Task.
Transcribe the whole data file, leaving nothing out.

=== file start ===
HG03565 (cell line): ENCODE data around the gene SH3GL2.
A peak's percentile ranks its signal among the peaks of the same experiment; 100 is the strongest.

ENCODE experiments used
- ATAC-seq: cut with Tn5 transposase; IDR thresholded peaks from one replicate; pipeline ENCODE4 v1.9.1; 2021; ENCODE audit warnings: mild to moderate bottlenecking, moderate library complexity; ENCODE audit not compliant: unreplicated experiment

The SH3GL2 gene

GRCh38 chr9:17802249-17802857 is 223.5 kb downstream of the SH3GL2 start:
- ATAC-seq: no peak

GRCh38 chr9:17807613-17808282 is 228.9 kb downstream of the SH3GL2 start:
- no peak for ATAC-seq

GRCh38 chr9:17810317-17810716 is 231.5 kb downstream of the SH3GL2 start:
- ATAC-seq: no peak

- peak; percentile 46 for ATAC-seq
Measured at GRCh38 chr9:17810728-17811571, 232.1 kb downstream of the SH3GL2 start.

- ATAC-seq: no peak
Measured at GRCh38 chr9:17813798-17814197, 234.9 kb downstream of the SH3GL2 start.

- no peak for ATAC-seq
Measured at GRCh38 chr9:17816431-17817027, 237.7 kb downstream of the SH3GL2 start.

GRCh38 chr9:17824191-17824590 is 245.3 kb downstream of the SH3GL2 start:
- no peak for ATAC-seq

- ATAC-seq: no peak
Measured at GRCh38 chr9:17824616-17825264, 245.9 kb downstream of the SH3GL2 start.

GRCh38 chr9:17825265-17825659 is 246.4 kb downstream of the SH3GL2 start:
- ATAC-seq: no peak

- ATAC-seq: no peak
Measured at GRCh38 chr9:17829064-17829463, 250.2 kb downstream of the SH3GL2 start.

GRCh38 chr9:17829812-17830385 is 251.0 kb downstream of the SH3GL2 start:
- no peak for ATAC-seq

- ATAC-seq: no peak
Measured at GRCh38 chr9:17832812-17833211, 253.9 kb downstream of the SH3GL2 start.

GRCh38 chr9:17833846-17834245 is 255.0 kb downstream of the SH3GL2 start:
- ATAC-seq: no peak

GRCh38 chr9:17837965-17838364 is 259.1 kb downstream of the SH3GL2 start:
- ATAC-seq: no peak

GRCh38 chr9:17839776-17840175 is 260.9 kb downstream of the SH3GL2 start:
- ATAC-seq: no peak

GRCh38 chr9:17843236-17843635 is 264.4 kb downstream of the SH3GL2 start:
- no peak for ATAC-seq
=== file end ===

HG03565 (cell line): ENCODE data around the gene SH3GL2.
A peak's percentile ranks its signal among the peaks of the same experiment; 100 is the strongest.

ENCODE experiments used
- ATAC-seq: cut with Tn5 transposase; IDR thresholded peaks from one replicate; pipeline ENCODE4 v1.9.1; 2021; ENCODE audit warnings: mild to moderate bottlenecking, moderate library complexity; ENCODE audit not compliant: unreplicated experiment

The SH3GL2 gene

GRCh38 chr9:17802249-17802857 is 223.5 kb downstream of the SH3GL2 start:
- ATAC-seq: no peak

GRCh38 chr9:17807613-17808282 is 228.9 kb downstream of the SH3GL2 start:
- no peak for ATAC-seq

GRCh38 chr9:17810317-17810716 is 231.5 kb downstream of the SH3GL2 start:
- ATAC-seq: no peak

- peak; percentile 46 for ATAC-seq
Measured at GRCh38 chr9:17810728-17811571, 232.1 kb downstream of the SH3GL2 start.

- ATAC-seq: no peak
Measured at GRCh38 chr9:17813798-17814197, 234.9 kb downstream of the SH3GL2 start.

- no peak for ATAC-seq
Measured at GRCh38 chr9:17816431-17817027, 237.7 kb downstream of the SH3GL2 start.

GRCh38 chr9:17824191-17824590 is 245.3 kb downstream of the SH3GL2 start:
- no peak for ATAC-seq

- ATAC-seq: no peak
Measured at GRCh38 chr9:17824616-17825264, 245.9 kb downstream of the SH3GL2 start.

GRCh38 chr9:17825265-17825659 is 246.4 kb downstream of the SH3GL2 start:
- ATAC-seq: no peak

- ATAC-seq: no peak
Measured at GRCh38 chr9:17829064-17829463, 250.2 kb downstream of the SH3GL2 start.

GRCh38 chr9:17829812-17830385 is 251.0 kb downstream of the SH3GL2 start:
- no peak for ATAC-seq

- ATAC-seq: no peak
Measured at GRCh38 chr9:17832812-17833211, 253.9 kb downstream of the SH3GL2 start.

GRCh38 chr9:17833846-17834245 is 255.0 kb downstream of the SH3GL2 start:
- ATAC-seq: no peak

GRCh38 chr9:17837965-17838364 is 259.1 kb downstream of the SH3GL2 start:
- ATAC-seq: no peak

GRCh38 chr9:17839776-17840175 is 260.9 kb downstream of the SH3GL2 start:
- ATAC-seq: no peak

GRCh38 chr9:17843236-17843635 is 264.4 kb downstream of the SH3GL2 start:
- no peak for ATAC-seq